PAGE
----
Submitted to: Carbohydrate Polymers
Publication Type: Peer Reviewed Journal
Publication Acceptance Date: 6/8/2006
Publication Date: 2/1/2007
Citation: Peterson, S.C., Eller, F.J., Fanta, G.F., Felker, F.C., Shogren, R.L. 2007. Effects of critical fluid lipid extraction on the gelatinization and retrogradation of normal dent cornstarch. Carbohydrate Polymers. 67(3):390-397. Interpretive Summary: The ability of cornstarch to thicken food products is one of its key traits that make it an important commodity. One of the factors that influence the thickening properties of cornstarch is the amount of fat present in the starch to begin with. Although the fat content of cornstarch is very low (less than 1% by weight), the fat present in starch has a very large impact on its thickening properties. In this paper a new method of extracting some of the fat from starch, called critical fluid extraction, was investigated and compared to a well known method for extracting all of the fat. These two methods were then compared to regular starch that had not been defatted at all. Critical fluid extraction is a rapid and non-toxic method to use so positive results could ultimately translate to less processing time for modified starches. Previous research regarding the fat content of starch and its effects on how starch forms a gel has shown much conflicting data. In this paper we looked at not only how much fat was extracted but also the starch concentration. This may help explain some of the previous conflicting data. We saw results that suggest swollen starch granules that have had fat extracted from them may become more rigid than normal starch granules. At low starch concentration these swollen starch granules do not interact and may result in a lower consistency, but if the starch concentration is increased enough so that these more rigid granules interact with each other, an increase in viscosity (how thick the gel is) is seen. This research will benefit starch scientists because it clears up some of the past contradictions regarding fat extraction and its effects on how starch thickens. Also, the critical fluid extraction method is useful because it allows scientists to create starch samples that are only partially defatted, which can help provide scientific insight to other starch research.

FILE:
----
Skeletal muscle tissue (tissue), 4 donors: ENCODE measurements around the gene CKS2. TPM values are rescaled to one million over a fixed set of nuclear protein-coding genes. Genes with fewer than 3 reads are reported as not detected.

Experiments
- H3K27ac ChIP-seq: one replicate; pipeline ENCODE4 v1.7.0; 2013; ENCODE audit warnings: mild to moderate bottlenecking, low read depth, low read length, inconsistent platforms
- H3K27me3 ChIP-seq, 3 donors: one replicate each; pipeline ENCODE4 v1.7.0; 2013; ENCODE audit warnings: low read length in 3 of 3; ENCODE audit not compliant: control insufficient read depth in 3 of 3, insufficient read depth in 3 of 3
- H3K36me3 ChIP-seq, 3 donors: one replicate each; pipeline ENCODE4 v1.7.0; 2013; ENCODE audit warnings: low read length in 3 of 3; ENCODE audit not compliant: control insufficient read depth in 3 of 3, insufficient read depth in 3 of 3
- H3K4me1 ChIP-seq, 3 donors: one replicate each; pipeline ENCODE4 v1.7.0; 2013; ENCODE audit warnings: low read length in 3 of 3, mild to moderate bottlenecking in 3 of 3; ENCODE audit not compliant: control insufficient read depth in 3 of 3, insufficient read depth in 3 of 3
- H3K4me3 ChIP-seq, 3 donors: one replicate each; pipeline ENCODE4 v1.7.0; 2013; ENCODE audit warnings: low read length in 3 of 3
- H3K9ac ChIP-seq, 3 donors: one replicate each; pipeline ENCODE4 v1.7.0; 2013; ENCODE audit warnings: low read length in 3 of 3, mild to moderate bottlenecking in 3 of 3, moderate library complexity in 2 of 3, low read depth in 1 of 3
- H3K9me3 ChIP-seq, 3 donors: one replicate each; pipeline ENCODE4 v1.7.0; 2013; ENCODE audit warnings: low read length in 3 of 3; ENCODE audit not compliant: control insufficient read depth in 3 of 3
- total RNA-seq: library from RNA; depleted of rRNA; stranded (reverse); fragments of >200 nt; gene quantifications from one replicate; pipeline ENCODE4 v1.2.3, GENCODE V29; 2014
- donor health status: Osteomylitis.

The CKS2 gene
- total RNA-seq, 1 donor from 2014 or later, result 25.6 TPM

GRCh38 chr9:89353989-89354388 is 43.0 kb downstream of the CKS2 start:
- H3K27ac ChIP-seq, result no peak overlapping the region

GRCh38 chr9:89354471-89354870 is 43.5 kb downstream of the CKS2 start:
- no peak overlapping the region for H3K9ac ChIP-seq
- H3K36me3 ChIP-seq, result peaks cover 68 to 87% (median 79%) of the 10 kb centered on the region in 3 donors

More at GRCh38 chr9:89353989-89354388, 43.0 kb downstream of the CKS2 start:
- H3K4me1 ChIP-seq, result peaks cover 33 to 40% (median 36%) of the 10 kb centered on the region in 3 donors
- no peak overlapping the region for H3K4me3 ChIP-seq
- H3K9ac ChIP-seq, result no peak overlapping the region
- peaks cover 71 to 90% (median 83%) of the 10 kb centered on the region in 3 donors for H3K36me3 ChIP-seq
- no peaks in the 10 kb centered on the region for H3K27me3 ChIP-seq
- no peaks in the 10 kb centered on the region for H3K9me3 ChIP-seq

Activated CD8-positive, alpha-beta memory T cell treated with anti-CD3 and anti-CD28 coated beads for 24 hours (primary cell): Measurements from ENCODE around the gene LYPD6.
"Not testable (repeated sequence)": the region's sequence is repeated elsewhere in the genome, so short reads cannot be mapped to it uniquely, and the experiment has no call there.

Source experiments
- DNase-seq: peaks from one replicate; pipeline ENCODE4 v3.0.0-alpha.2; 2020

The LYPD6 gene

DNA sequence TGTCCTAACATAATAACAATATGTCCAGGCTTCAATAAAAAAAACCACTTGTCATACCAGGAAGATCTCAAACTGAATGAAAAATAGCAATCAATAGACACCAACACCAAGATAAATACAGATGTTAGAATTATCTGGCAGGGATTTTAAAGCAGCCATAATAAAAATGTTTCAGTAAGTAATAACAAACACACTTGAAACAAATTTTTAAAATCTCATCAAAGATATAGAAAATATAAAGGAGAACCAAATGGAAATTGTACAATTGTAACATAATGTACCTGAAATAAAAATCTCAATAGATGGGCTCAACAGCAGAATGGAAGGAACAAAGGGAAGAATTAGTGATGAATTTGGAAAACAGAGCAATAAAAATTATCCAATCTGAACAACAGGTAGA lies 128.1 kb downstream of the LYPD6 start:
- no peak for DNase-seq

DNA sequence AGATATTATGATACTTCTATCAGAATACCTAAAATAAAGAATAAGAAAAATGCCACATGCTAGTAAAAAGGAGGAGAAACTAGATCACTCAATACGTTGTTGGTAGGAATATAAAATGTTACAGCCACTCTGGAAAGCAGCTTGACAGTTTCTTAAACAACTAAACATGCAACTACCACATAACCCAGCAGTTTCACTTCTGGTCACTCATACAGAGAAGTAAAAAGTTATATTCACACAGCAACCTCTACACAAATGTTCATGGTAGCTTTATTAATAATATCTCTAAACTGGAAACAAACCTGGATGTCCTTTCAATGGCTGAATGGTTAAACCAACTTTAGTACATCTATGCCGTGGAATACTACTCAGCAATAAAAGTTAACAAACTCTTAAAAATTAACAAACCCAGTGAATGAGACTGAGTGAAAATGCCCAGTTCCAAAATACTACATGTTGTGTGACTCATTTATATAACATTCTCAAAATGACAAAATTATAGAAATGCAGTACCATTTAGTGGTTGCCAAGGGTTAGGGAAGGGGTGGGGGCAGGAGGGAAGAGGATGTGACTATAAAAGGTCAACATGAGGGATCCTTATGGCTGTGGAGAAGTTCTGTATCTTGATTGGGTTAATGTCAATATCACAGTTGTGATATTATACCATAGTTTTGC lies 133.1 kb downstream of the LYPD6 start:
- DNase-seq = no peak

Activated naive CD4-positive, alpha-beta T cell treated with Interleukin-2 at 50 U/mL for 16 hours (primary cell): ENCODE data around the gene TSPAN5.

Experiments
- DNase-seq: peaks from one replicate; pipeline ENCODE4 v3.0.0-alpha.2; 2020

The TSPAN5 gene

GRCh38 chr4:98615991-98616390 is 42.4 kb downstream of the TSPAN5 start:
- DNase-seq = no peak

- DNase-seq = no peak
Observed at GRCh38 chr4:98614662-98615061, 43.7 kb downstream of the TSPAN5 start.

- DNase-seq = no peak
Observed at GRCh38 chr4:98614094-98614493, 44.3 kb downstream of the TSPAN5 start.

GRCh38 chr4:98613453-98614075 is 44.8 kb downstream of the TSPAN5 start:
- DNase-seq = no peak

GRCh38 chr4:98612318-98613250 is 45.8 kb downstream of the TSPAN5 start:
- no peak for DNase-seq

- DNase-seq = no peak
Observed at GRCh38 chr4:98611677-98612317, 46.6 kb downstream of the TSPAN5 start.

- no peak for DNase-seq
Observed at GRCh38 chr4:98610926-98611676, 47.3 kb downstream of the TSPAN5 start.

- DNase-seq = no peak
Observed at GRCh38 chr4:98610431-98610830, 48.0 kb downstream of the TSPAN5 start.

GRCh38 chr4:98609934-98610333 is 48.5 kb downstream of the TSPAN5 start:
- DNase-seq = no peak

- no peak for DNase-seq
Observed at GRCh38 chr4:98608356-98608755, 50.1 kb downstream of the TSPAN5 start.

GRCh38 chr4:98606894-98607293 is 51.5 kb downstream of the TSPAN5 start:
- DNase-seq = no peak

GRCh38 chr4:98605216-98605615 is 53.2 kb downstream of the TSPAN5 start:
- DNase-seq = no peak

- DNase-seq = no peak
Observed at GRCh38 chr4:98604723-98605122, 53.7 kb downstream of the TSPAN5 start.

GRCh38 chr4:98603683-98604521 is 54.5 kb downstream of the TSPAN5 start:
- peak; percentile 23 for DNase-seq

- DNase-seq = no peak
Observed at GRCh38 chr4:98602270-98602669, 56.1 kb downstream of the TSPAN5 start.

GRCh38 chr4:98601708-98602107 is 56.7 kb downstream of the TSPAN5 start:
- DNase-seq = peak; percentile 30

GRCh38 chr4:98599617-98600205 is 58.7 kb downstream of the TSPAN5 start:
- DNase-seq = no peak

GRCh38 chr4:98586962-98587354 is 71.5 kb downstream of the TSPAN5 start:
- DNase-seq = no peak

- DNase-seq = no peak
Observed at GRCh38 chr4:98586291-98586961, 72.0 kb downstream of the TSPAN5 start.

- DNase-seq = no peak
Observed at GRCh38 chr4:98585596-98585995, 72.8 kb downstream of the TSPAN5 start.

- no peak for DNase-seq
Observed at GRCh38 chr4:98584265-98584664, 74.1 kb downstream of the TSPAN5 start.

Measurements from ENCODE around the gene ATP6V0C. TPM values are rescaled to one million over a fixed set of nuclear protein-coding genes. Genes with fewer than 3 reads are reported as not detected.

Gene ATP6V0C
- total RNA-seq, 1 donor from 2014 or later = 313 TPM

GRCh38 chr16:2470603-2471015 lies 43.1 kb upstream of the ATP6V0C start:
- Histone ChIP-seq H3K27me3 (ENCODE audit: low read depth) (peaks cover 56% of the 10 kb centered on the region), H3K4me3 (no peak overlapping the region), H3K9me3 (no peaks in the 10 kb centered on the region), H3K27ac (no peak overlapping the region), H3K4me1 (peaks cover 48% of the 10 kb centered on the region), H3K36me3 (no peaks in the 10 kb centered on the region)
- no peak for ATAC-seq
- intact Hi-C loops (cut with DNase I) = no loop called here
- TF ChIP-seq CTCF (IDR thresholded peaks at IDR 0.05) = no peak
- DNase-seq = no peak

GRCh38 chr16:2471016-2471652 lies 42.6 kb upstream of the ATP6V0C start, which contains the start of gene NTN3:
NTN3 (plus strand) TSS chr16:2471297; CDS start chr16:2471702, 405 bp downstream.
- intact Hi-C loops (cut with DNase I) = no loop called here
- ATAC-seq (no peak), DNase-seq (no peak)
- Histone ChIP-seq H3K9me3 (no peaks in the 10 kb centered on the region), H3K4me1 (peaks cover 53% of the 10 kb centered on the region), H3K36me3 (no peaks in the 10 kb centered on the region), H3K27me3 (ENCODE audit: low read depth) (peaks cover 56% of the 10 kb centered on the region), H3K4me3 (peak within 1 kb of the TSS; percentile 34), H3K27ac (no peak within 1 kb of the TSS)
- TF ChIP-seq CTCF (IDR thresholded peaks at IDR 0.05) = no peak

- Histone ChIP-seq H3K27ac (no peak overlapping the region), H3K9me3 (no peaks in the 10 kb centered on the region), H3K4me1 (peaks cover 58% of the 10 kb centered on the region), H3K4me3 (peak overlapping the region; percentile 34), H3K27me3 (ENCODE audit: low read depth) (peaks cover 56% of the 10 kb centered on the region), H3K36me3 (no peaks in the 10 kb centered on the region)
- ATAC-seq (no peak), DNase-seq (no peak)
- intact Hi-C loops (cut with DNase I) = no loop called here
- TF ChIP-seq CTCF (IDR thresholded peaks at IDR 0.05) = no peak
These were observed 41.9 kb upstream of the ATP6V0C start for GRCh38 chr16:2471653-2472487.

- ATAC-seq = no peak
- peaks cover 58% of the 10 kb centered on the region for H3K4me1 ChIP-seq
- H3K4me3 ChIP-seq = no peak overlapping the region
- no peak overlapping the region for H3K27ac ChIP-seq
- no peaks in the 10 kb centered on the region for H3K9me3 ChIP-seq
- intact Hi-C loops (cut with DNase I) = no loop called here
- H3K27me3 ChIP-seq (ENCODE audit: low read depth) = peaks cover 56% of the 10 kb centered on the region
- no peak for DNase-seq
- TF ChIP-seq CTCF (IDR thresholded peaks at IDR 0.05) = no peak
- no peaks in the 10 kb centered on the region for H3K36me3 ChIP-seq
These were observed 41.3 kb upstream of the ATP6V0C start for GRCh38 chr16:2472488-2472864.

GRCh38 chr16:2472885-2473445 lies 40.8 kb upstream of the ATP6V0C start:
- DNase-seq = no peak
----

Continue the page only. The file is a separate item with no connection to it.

Technical Abstract: Critical fluid extraction of native lipids from cornstarch using 80/20 (v/v) CO2/ethanol and 100% ethanol was carried out in order to see what effects each solvent would have on the starch pasting profile. The results were compared with cornstarch defatted by refluxing with 75/25 (v/v) n-propanol/water. Pure ethanol extracted more native lipid than CO2/ethanol, and extraction improved when the initial moisture content of the starch was increased from 10% to 19%. Granules became less swollen and less deformable with increased lipid extraction. Paste viscosity studies carried out at starch concentrations less than 8% yielded lower peak and setback viscosities of lipid-extracted cornstarch relative to native cornstarch. However, above 8% starch concentration, swollen granules were in more intimate contact, and the added rigidity caused by lipid extraction yielded much higher peak viscosities relative to the starch control. Lipid-extracted cornstarch samples at concentrations above 8% showed plateau rather than peak viscosities reflecting the limited swelling power of the granules, and the defatted samples displayed less viscosity breakdown due to their increased granule rigidity.